Lichen: Environmental Importance, Symbiosis & Facts

Instructor: Amanda Robb

Amanda holds a Masters in Science from Tufts Medical School in Cellular and Molecular Physiology. She has taught high school Biology and Physics for 8 years.

In this lesson, we'll be learning about the tiny world of lichens. By the end of this lesson, you'll be able to explain what lichens are and why they are important for both humans and our greater ecosystem.

What Are Lichens?

Picture hiking in a forest. As you follow the dirt path through the trees, fallen logs and large boulders come into view. As you get closer, you notice a light green coating on the rocks. The beautiful color isn't paint, but rather it's a living thing called a lichen. Lichens are actually composed of two organisms living together, fungi and algae or cyanobacteria. Lichens can appear as crusty or leafy coatings on the ground, rocks, logs, or other moist areas.

Lichens are a diverse group with over 15,000 species documented. So, it's no surprise that they come in a wide variety of colors and shapes, from pale blue to bright red. Some lichens are tightly bound to the surface they grow on, forming a crusty covering. Others are larger, with fluffy, leaf-life attachments.

Lichen grows in all colors and shapes on a variety of surfaces


For many years, people used to think lichens were one species. However, with the advent of microscopes, scientists were able to see that lichens are actually two or more organisms working together in a process called symbiosis. Lichens are made of fungi, usually ascomycetes and basidiomycetes. Fungi are heterotrophs, meaning they have to ingest their food. The fungi in lichens have found a way around getting their own food though. They live in symbiosis with cyanobacteria or algae that are able to make their own food through photosynthesis.

Algae and cyanobacteria normally need a moist environment to survive in and thus typically aren't found on land away from water. But, the fungi can absorb water vapor to keep their partner moist and provide shade from punishing UV radiation. The cyanobacteria or algae, on the other hand, use water and sunlight to make sugars that the fungus needs to survive.


With such tiny organisms and sparse ground cover, you might still be wondering why we should care about lichens. It turns out lichens are incredibly important for establishing new ecosystems, providing food for animals, preventing soil erosion, and for monitoring pollution levels in our environment.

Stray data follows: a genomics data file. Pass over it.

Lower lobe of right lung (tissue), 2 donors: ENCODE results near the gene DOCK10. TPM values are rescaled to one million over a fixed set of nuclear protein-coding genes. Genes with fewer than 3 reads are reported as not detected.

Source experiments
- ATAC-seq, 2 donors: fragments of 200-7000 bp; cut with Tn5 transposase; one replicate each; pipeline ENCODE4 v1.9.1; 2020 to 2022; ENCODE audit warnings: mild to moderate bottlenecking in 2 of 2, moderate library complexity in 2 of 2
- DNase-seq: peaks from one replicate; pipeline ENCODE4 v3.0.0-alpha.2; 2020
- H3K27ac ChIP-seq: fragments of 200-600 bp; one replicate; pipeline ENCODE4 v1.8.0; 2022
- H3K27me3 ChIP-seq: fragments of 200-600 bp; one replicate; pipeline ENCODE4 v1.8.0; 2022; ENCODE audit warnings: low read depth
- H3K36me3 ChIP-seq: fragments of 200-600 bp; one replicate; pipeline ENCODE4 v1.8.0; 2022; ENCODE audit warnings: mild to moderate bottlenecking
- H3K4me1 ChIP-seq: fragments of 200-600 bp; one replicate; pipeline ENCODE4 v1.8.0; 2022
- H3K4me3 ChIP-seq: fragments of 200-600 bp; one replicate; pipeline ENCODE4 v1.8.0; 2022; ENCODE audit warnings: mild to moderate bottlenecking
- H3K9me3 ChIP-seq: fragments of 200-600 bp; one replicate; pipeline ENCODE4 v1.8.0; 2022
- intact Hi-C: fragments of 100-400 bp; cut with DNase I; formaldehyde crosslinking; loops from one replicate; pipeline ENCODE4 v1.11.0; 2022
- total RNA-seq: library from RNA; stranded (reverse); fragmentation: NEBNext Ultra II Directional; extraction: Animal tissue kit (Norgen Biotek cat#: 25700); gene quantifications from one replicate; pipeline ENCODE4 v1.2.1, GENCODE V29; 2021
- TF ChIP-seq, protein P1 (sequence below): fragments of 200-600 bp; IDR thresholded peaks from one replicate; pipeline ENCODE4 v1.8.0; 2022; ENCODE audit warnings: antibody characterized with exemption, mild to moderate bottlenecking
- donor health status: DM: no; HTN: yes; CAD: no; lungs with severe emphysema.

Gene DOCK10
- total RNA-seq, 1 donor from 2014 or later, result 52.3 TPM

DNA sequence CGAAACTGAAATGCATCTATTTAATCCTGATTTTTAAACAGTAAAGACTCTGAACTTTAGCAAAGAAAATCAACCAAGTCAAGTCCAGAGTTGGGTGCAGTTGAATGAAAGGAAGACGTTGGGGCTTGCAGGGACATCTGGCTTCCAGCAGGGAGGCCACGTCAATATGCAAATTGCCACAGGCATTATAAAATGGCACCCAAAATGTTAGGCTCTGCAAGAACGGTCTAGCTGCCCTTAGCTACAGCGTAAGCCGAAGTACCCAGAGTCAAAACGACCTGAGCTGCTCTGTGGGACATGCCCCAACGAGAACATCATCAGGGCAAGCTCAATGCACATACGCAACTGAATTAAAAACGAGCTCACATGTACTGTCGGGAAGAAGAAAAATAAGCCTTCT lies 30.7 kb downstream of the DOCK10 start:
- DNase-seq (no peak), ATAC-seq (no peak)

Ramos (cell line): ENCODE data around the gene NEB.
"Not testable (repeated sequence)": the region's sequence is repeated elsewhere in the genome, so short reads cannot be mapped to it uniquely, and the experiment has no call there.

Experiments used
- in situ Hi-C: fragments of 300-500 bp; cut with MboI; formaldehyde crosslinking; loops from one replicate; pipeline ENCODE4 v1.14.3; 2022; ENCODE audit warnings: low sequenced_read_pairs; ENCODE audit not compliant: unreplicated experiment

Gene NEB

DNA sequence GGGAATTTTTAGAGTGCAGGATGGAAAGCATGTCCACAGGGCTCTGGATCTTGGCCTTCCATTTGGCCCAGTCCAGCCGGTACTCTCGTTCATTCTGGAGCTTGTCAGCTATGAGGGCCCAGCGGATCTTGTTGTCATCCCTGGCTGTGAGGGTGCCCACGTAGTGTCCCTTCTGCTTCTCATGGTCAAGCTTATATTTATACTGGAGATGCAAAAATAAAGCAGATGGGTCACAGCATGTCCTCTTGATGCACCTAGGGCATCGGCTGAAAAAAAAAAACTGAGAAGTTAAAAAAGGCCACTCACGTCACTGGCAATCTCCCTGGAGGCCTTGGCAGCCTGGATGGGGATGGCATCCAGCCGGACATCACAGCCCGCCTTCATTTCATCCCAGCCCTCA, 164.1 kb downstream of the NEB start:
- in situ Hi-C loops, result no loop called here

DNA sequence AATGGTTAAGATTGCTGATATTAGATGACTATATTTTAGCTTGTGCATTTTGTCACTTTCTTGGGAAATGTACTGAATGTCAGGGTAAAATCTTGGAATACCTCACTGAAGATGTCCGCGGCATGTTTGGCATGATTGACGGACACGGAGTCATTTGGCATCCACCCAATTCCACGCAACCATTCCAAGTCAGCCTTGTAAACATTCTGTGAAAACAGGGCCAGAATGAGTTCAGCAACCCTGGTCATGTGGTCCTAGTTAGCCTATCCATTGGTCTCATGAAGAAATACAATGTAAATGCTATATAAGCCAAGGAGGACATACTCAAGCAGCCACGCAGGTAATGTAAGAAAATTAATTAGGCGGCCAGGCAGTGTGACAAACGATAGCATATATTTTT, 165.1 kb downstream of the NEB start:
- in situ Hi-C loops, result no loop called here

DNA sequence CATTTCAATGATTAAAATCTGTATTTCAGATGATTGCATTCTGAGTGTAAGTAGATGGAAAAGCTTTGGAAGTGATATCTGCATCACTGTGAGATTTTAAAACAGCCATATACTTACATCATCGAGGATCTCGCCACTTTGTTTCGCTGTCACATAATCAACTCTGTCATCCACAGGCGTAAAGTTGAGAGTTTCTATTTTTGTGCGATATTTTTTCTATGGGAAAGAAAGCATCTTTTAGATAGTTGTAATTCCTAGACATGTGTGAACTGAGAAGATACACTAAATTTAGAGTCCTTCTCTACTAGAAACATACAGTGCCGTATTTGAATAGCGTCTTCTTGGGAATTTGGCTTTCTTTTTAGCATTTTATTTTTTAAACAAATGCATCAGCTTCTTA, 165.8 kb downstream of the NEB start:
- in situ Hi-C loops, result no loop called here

Primary Succession

Millions of years ago, volcanos covered the Earth. Islands were forged out of hot, liquid rock from eruptions. Today, many of these are lush, tropical islands filled with unique plants and animals. How did black, barren rock turn into the jungles we see today? The answer is called primary succession, and lichens play a key role in it. During primary succession, forests arise from the barren rock with no prior life, such as after a volcano eruption.

The first colonizers of the rock are often lichens. Lichens are highly versatile and can extend root-like projections called rhizines into the rock to anchor themselves. The fungi are hardy and can withstand the dry, hot, rocky environment that is present in early stages of primary succession. The algae or cyanobacteria are sheltered and are able to make food for the fungi. Over time, the lichens break down the rock they are growing on, producing sediment and new layers of soil for other plants to take root in.

Lichens are the first colonizers on barren rock
lichen on rock

Without lichens, colonizing these habitats would be nearly impossible. Other plants that arise later in succession depend on the lichens to break down the rock, freeing nutrients and soil needed for growth.

Food Source

At this point, lichens might be sounding much more interesting but probably still not so appetizing. Although lichens aren't on our menu, they are a primary food source for many animals. Caribou, also known as reindeer, live in the cold tundra and Arctic circle of the north. During winter, food becomes incredibly scarce in this already hostile environment. However, lichens are quite hardy and can withstand even the toughest environmental conditions and become a main food of caribou during their winter journey. Some Native Americans even ate lichens as food in times of hardship as well. But, don't get any ideas about your dinner plans; many lichens are poisonous and thus should not be eaten in the wild.

Caribou graze on lichen in the tundra

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